The first part of this is recognising that it’s ok to fail. When you're first practising a new skill you won’t always get it right, mistakes will happen - but this is how you learn faster. You’ll never become a better skier if you’re paralysed by fear of falling over. Knowing that failure is ok will encourage your leaders to keep going, and to pick themselves up when they fall.

A new buzzword in the entrepreneurial world is pivoting. You try something out and if it doesn’t work, you make a small change and try again. When that doesn’t work, you pivot some more and try again. As long as you learn as you go and you use those learnings wisely, then you’re getting something from it.

There needs to be a purpose behind the learning too. Your leaders need to know the value of the new skill; how it will make them a better leader, and how it ties in with the goals and values of the organisation.

There’s also a responsibility for the senior management team and the line manager to allow leaders the time and space to learn. It’s important for everyone to recognise that change won’t happen overnight and that leaders will need space to practice as they attempt to build new habits.

3. Encouragement

If you think of a toddler learning to walk; they take a couple of steps and the room is full of cheers, praise and happy smiles. They know they did something good, so they try and do it again, and this is the kind of environment we want to create for our leaders. The challenge is how you create encouragement that doesn’t feel trite or over the top, but that feels real.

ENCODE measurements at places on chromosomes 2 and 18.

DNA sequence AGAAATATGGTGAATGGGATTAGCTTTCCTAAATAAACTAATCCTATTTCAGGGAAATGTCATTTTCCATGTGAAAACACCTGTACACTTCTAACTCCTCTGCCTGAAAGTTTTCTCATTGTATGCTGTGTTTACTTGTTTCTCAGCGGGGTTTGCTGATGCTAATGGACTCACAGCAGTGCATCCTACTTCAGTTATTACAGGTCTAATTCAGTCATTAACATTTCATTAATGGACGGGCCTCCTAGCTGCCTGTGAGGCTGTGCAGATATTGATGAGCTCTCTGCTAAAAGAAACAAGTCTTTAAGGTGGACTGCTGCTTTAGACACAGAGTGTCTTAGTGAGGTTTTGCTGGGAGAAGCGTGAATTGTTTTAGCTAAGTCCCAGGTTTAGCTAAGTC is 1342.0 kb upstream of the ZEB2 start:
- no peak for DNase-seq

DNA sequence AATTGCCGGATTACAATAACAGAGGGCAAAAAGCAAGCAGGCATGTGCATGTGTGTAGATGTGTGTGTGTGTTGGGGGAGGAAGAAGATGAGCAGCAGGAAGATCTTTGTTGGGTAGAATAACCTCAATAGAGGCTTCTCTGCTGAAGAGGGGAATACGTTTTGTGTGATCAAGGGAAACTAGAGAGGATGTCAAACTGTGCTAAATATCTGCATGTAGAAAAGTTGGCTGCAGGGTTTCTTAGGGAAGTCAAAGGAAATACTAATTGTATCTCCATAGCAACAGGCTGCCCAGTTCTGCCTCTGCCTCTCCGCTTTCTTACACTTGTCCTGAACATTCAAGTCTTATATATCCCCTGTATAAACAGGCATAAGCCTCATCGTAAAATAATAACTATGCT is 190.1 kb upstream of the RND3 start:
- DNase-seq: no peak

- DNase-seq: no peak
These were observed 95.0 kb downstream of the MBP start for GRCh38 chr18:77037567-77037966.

This will be different depending on who is doing the learning. A group of programmers will need a very different type of encouragement to call centre operators, and what they need will be very different from what senior leaders need.

So the question to ask is: what does the learner need? Perhaps they need public recognition; to be praised and called out for their achievements in front of others. Or maybe they prefer to be taken to one side and recognised in private. If you don’t know what kind of encouragement works for your leaders, ask them.

4. Role-modelling

There is a lot more awareness today around different types of leadership, and expectations are changing. What that means is our current leaders haven’t had any role models. They have very different expectations on them that they weren’t allowed to have of their leaders.

This role-modelling is an important part of behaviour change. The majority of the way we take in information is non-verbal, so it’s not enough to just talk the talk. Line managers and senior leaders also need to be trained on what their team are going to be trained on so that they can role-model the behaviours too.